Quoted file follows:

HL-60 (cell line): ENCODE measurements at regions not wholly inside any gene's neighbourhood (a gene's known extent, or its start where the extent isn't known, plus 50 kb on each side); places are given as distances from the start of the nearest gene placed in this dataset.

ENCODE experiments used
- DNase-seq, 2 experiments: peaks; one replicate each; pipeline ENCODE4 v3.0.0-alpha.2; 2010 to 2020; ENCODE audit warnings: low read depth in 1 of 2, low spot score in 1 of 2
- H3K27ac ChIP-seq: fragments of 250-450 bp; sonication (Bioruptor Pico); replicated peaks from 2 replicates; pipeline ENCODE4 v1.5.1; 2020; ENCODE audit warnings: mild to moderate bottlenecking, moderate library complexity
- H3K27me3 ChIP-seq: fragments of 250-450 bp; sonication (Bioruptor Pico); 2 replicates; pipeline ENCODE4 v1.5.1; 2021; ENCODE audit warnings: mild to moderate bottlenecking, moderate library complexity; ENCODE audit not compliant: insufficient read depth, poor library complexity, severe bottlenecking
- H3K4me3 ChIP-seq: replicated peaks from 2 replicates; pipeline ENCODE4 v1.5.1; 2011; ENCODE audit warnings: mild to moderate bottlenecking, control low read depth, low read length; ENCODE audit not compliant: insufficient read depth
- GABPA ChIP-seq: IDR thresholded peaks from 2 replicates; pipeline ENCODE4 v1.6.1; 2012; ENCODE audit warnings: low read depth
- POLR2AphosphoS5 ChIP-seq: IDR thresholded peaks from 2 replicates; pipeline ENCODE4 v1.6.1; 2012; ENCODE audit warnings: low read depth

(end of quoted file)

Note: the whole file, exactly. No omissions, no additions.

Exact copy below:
HL-60 (cell line): ENCODE measurements at regions not wholly inside any gene's neighbourhood (a gene's known extent, or its start where the extent isn't known, plus 50 kb on each side); places are given as distances from the start of the nearest gene placed in this dataset.

ENCODE experiments used
- DNase-seq, 2 experiments: peaks; one replicate each; pipeline ENCODE4 v3.0.0-alpha.2; 2010 to 2020; ENCODE audit warnings: low read depth in 1 of 2, low spot score in 1 of 2
- H3K27ac ChIP-seq: fragments of 250-450 bp; sonication (Bioruptor Pico); replicated peaks from 2 replicates; pipeline ENCODE4 v1.5.1; 2020; ENCODE audit warnings: mild to moderate bottlenecking, moderate library complexity
- H3K27me3 ChIP-seq: fragments of 250-450 bp; sonication (Bioruptor Pico); 2 replicates; pipeline ENCODE4 v1.5.1; 2021; ENCODE audit warnings: mild to moderate bottlenecking, moderate library complexity; ENCODE audit not compliant: insufficient read depth, poor library complexity, severe bottlenecking
- H3K4me3 ChIP-seq: replicated peaks from 2 replicates; pipeline ENCODE4 v1.5.1; 2011; ENCODE audit warnings: mild to moderate bottlenecking, control low read depth, low read length; ENCODE audit not compliant: insufficient read depth
- GABPA ChIP-seq: IDR thresholded peaks from 2 replicates; pipeline ENCODE4 v1.6.1; 2012; ENCODE audit warnings: low read depth
- POLR2AphosphoS5 ChIP-seq: IDR thresholded peaks from 2 replicates; pipeline ENCODE4 v1.6.1; 2012; ENCODE audit warnings: low read depth